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Reviews » Blu-ray Reviews » No Retreat, No Surrender (Blu-ray)
No Retreat, No Surrender (Blu-ray)
Kino // PG // February 21, 2017 // Region A
List Price: $29.95 [Buy now and save at Amazon]
Review by Ian Jane | posted March 2, 2017 | E-mail the Author
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The Movie:

Heads up! This review will contain some minor spoilers.

Tom Stillwell (Timothy D. Baker) runs a karate school in Los Angeles. One day, a group of thugs from New York City show up and when he refuses to sell his school to them, they have their thug Ivan Kraschinsky (Jean-Claude Van Damme) break his leg. Tom's son, a hot head named Jason (Kurt McKinney), steps in to help his dad but it's no use, ‘The Russian' is too tough for them. Before you know it, the Stillwell's have packed up their station wagon and moved to Seattle and Tom is making a meager living slinging pints of Miller High Life to degenerates.

Jason, however, has made fast friends with R.J. (J. W. Fails), a fast talking, breakdancing, freestyle rapping skateboarder who for reasons never fully explained seems to be sworn enemies with an obnoxious fat guy named Scott (Kent Lipham). When Scott isn't blasting empty soda cans with a pressure washer and getting yelled at by his dad, he's smearing hamburgers all over his face or trying to beat the snot out of R.J.. And then Jason shows up. Jason worships at the altar of Bruce Lee and after R.J. takes him to lay flowers at his grave, they're inseparable. Jason's also tough enough to take down Scott and his pals. Things get complicated when it turns out that Jason wants to train at a local dojo owned by National Karate Champion Ian Reilly (Ron Pohnel). See, Scott's already enrolled there and when he sees Jason and R.J. show up for a free class, he tells stand-in instructor Dean Ramsey (Dale Jacoby) that Jason was talking smack about ‘Seattle Karate.' This doesn't sit well with Dean, who has his star pupil, Frank Peters (Peter Cunningham), challenge Jason to kumite! Jason gets his ass kicked and his dad tells him not to fight. The next day, Jason winds up at a birthday party for the girlfriend we never knew he had, Kelly (Kathie Sileno), who just so happens to be Ian Reilly's sister and the apple of Dean's eye. Scott gets his ass kicked again and then pleads with the spirit of Bruce Lee to make things right! Before you know it, Scott's left home and has setup a training dojo of his own in an abandoned house where the spirit of Bruce (Tae-jeong Kim), going under the name Lee Ga Dong or Sensei Lee depending on which version you watch, shows up to train him in Jeet Kune Do. Eventually those same Noo Yawk bad guys who made Tom's life Hell show up and try to take Reilly's business too, leading to a showdown involving Kraschinsky and pretty much everyone else from the movie (including Scott, who bites him on the leg and gets a head-butt for his troubles). But before it's all over there will be Michael Jackson impersonations, homoerotic work out montages and a lot of mediocre Bruce Lee aping.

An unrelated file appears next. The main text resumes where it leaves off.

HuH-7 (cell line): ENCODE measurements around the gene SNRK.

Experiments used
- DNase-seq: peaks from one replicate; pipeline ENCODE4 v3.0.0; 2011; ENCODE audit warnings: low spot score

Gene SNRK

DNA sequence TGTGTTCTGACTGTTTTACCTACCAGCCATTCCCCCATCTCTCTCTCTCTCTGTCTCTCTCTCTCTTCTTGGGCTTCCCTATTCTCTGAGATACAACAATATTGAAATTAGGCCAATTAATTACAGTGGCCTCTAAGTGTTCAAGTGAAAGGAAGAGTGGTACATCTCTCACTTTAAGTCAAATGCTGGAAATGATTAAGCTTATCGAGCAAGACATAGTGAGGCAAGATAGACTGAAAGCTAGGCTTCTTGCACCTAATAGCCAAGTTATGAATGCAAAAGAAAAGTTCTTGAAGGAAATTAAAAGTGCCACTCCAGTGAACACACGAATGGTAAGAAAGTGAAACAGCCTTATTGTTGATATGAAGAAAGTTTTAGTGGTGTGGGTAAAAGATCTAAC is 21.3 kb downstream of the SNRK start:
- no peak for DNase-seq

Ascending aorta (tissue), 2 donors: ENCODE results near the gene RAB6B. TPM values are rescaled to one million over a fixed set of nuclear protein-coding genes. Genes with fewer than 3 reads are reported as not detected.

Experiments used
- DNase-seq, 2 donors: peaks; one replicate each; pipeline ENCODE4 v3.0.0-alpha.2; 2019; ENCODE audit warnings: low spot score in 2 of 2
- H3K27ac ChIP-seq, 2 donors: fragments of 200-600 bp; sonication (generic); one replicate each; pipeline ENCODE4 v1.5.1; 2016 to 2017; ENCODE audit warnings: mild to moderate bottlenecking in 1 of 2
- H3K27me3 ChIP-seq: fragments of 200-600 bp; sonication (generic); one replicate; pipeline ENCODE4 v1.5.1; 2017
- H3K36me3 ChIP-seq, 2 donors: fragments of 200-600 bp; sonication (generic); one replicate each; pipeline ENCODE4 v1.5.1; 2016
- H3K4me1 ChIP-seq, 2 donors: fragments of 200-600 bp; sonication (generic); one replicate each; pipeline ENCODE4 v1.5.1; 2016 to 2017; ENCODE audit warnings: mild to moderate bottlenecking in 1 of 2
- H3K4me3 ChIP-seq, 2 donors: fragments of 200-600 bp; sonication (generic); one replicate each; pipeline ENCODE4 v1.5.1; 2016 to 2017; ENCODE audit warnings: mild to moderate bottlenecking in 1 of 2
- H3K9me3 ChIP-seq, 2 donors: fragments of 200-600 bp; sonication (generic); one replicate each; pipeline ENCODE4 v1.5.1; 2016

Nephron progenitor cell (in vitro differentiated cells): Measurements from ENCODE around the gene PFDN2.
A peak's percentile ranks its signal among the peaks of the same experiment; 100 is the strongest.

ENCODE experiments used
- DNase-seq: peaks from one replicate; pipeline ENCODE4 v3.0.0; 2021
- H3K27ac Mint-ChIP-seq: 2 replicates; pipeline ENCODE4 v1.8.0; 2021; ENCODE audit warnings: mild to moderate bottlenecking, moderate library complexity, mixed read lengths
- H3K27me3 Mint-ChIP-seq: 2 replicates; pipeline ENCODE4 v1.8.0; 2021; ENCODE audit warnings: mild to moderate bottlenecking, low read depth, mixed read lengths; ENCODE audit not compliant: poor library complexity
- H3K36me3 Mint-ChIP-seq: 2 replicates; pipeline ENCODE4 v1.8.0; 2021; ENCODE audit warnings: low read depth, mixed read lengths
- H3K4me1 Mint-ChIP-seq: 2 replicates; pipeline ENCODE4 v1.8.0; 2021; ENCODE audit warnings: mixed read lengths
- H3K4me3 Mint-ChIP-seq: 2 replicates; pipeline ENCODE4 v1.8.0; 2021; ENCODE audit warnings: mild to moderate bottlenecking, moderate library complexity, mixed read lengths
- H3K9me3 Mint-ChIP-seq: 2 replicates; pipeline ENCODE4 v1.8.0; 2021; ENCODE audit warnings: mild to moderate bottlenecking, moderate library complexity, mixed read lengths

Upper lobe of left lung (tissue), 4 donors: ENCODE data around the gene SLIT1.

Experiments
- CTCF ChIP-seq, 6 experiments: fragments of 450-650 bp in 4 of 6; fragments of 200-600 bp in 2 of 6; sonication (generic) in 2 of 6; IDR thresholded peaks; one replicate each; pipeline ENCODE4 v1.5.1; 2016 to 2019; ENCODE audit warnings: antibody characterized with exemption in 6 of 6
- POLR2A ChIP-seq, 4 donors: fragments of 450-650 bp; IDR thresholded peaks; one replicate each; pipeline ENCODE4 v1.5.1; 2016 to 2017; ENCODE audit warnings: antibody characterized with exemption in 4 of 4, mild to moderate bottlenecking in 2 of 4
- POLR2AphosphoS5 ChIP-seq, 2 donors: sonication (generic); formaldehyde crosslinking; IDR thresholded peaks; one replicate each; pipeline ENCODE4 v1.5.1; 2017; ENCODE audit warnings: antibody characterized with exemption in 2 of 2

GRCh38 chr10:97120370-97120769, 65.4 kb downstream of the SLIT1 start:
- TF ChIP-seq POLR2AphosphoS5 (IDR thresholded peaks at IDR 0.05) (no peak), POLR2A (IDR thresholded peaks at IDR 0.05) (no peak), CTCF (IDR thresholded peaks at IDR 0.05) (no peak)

Those hoping to see Van Damme (in his first starring role) play the lead in this one will be disappointed, as he's definitely more of a supporting player here but he does make quite an impression in the finale where he basically kicks the snot out of everyone until Jason gets in the ring with him. He's as cocky as he's ever been here, working the ropes and, of course, doing the splits at one point. He famously knocked out Cunningham twice during the shoot, and when Jackson 'Rock' Pinckney took JCVD to court for injuring his eye on the set of Cyborg a few years later, Timothy Baker testified against him in the court case. So yeah you'll get the Van Dammage you crave, but you'll have to wait for it.

As to the rest of the cast? Well, Kurt McKinney is decent here, he never embarrasses himself and he too handles himself impressively well in the action set pieces. The guy was in great shape and had some serious moves and director Cory Yuen (working in the United States for the first time after a lengthy career in Hong Kong) exploits this well. Tae-jeong Kim, clearly dubbed, doesn't look much like Bruce Lee but he has the mannerisms down well enough to work. Ron Pohnel and the rest of the guys from the Seattle dojo are fairly goofy in their demeanor but you wouldn't want to fight them, while every tie Kent Lipham shows up on screen you want to throw a rock through your TV. Kathie Sileno is pretty vacant, but that's more the fault of the fact that her character basically shows up out of nowhere and is poorly written. That leaves J.W. Fails to talk about. As R.J., this moonwalking maniac is the real star of the movie. If Jason is working out, R.J. is there to sit on his crotch and lick an ice cream cone. If is going to show off his martial arts skills, R.J. is going to rap and is Jason and Kelly are on the rocks, well he'll take Jason to a weird local bar and dance them back into one another's hearts. He's the best friend a guy could hope for. Not only does he know where Bruce Lee is buried but he knows all the best abandoned houses as well.